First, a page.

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Apr 2, 2018 1:56 PM CST
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I had a pile of compostable material, some was in a Rubbermaid some was on a concrete pad. It was kitchen waste, grass, dead tomato vines, general garden waste.... the stuff in the Rubbermaid bin was pretty gross, it had no drainage or ventilation and had been sitting outside all winter being added to weekly.

So I built a rotating drum composter. I mounted 4 casters to a frame and put a 45 gallon drum on them. I cut a door, drilled a bunch of holes in the drum and screwed 2 2x4 baffles inside the drum to make sure it tumbled when turned.

I threw it all in the drum the remembered I had some compost starter I had bought 10+ years previous that turned up when I moved. I dumped it in and gave the composter a spin. 2 weeks and many spins later I'm seeing no sign of proper composting. I open the door to look in and it is a wet mess with many flies. It hasn't been warm here yet so perhaps I just need to chill out and let it warm up.

I also have a 2 year old pile of chicken manuer/wood shavings that is ready to go on the garden I could throw some of into the mix. I brought 12 Rubbermaid bins of it with me when I moved. :)

Any advice to help this compost turn out great is appreciated.
Apr 2, 2018 2:30 PM CST
Name: Christie
Central Ohio 43016 (Zone 6a)
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I think I would give it more time. I think being so wet you had an anaerobic pile, which is why it smelled so bad and is attracting flies. If it was me, I would go ahead and add the manure and shavings. And then give it more time - the new micro-organisms need time to now establish themselves now that it is not so wet. Those are my thoughts.
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Apr 2, 2018 3:02 PM CST
Name: Rj
Just S of the twin cities of M (Zone 4b)
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Like Christie said, it takes time. The fastest I have had with my outdoor composting pile is 90 days, typically it takes about a year.
FWIW, 1 friend had the tumbler type of composter and did not have great luck with it.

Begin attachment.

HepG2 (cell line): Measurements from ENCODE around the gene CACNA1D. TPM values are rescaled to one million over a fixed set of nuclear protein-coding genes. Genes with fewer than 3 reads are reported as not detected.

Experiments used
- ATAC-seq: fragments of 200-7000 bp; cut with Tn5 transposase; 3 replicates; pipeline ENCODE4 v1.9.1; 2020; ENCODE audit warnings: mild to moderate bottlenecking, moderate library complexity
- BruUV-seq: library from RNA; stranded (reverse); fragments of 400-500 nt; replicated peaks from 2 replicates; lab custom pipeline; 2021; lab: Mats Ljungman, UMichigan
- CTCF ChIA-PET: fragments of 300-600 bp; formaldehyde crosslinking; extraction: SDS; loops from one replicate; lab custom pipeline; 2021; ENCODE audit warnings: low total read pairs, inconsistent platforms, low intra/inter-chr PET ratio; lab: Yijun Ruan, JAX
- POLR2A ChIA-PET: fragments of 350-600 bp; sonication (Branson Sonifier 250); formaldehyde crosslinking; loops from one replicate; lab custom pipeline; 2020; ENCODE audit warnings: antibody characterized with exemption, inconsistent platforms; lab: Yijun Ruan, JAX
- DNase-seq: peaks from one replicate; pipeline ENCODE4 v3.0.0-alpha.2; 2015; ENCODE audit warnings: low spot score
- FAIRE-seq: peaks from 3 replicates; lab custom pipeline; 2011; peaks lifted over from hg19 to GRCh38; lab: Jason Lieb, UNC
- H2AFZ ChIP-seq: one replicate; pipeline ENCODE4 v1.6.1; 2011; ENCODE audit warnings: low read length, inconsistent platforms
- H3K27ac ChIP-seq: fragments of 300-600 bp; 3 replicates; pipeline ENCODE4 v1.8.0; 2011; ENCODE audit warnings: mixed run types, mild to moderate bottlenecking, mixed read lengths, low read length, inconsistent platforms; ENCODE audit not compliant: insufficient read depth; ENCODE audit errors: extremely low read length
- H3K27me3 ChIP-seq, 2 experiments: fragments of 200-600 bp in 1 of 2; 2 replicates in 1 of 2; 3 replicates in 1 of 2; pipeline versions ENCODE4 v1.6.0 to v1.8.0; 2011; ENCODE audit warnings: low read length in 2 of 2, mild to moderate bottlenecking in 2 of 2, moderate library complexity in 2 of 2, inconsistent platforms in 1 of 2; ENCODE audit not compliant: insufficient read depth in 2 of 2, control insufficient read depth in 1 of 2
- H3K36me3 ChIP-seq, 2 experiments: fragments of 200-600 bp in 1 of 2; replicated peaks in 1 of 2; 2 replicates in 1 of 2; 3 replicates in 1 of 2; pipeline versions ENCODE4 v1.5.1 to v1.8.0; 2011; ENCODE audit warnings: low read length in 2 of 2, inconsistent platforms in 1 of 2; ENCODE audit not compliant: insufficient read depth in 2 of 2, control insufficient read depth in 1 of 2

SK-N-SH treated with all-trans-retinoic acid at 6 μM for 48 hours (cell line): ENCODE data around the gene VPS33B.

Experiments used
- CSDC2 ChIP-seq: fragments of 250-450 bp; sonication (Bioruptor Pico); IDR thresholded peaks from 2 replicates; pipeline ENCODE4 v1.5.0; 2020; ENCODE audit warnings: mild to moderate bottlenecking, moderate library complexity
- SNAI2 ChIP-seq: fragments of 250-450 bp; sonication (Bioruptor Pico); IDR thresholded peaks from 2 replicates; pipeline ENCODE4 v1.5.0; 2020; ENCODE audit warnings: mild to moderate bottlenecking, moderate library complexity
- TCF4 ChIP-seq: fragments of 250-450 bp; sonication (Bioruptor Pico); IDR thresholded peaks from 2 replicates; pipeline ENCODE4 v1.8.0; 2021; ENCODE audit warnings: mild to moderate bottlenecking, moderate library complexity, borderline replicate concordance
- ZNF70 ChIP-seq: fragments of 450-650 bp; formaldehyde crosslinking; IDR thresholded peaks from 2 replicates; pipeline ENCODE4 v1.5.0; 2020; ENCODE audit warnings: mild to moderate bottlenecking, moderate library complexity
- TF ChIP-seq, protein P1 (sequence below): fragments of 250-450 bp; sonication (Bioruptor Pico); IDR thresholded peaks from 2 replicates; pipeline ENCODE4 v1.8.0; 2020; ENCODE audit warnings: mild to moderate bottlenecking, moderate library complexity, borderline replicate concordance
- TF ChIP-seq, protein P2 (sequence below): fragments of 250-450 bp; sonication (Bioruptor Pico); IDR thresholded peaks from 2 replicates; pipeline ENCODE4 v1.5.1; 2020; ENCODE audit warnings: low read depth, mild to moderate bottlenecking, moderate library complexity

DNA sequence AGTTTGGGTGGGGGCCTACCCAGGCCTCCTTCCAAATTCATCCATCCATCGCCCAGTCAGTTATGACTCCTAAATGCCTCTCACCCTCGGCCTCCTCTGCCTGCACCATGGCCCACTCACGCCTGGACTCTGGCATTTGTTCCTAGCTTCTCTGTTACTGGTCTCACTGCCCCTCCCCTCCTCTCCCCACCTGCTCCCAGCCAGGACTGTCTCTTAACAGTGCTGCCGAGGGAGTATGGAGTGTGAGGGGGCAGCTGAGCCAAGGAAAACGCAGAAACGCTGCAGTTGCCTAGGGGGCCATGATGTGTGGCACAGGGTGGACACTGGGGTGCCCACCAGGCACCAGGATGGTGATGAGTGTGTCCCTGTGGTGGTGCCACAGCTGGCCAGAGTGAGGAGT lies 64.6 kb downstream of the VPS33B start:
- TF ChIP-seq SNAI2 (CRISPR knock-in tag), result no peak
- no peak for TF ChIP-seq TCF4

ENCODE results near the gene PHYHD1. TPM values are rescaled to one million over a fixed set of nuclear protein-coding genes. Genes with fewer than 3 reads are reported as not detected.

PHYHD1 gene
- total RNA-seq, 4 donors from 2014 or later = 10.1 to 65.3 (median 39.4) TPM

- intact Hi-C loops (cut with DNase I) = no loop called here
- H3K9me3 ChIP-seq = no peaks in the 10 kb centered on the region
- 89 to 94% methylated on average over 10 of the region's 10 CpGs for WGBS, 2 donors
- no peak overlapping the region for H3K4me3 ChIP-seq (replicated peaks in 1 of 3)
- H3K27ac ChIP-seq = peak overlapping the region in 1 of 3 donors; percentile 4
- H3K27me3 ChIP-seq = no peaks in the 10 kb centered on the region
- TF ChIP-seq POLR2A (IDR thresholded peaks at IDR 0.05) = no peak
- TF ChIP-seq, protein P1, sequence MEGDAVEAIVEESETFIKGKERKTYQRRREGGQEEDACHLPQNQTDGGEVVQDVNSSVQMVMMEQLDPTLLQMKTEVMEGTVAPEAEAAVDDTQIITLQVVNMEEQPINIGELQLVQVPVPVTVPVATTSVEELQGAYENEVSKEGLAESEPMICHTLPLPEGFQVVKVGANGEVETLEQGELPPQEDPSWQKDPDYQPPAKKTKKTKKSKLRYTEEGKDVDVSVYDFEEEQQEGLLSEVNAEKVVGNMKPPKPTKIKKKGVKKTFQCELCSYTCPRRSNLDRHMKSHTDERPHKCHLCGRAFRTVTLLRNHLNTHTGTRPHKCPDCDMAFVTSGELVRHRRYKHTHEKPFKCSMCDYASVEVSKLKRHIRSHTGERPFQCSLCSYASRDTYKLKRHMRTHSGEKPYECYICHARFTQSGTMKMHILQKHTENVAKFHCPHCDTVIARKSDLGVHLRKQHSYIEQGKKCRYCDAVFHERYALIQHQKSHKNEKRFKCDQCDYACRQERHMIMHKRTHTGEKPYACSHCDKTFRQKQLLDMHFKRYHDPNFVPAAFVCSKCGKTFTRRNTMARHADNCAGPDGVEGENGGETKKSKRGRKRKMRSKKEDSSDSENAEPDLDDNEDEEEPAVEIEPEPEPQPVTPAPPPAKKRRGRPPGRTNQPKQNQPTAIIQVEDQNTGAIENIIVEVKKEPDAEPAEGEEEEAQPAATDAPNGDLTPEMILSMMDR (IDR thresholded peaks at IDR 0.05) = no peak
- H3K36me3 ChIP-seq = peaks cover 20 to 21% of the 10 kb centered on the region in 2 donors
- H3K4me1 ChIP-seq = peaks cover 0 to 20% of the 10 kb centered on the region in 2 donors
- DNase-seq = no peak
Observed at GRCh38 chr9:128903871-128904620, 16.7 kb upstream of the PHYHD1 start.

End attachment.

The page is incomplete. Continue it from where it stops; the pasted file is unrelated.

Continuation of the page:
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Apr 15, 2018 11:26 PM CST
Name: Chris
Hermann, MO (Zone 6a)
You probably need more brown material (dry/carbon). The wood shavings should help. If you have any pile of leaves that you didn't get around to getting rid of or paper bags those would be great, too. In those rare instances that I get paper bags from the store, I save them and throw veggie scraps in when I'm doing a lot of prep, and then just throw the whole bag in the compost. In your case, with a lot of wet smelly anaerobic action already happening, if you add paper bags - shred them first, and get them mixed in well.

Additionally, throw in a bunch of soil from your yard or garden. This will have organisms that will help break things down.

I inherited a drum composter from my dad. Always composted in bins before, and didn't think I'd be keen on something that wasn't in touch with the earth, since there are so many living things that contribute to quick compost. Turns out, I really like it for adding to over winter, as well as quick composting during summer. Mine stays active nearly all winter, but it's in full sun. If your drum isn't in sun, and you can move it to a spot in full sun, I'd recommend that.
Apr 16, 2018 4:42 AM CST
Name: Jim
Northeast Pennsylvania (Zone 6b)
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Shredded corrugated cardboard is also another good source of carbon. If your don't have a shredder that will tear it up, you can wet the cardboard down. That makes it easier to tear up.
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Apr 17, 2018 10:44 AM CST
Name: Frank Mosher
Nova Scotia, Canada (Zone 6a)
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Suggestion: Don't use wood shavings in compost or on beds. #1: It draws all the nitrogen out of the earth breaking down the wood chips, little will be available for your plants; #2: It attracts all kinds of plant-eating centipedes that will devour the fruit of your efforts. Cheers!
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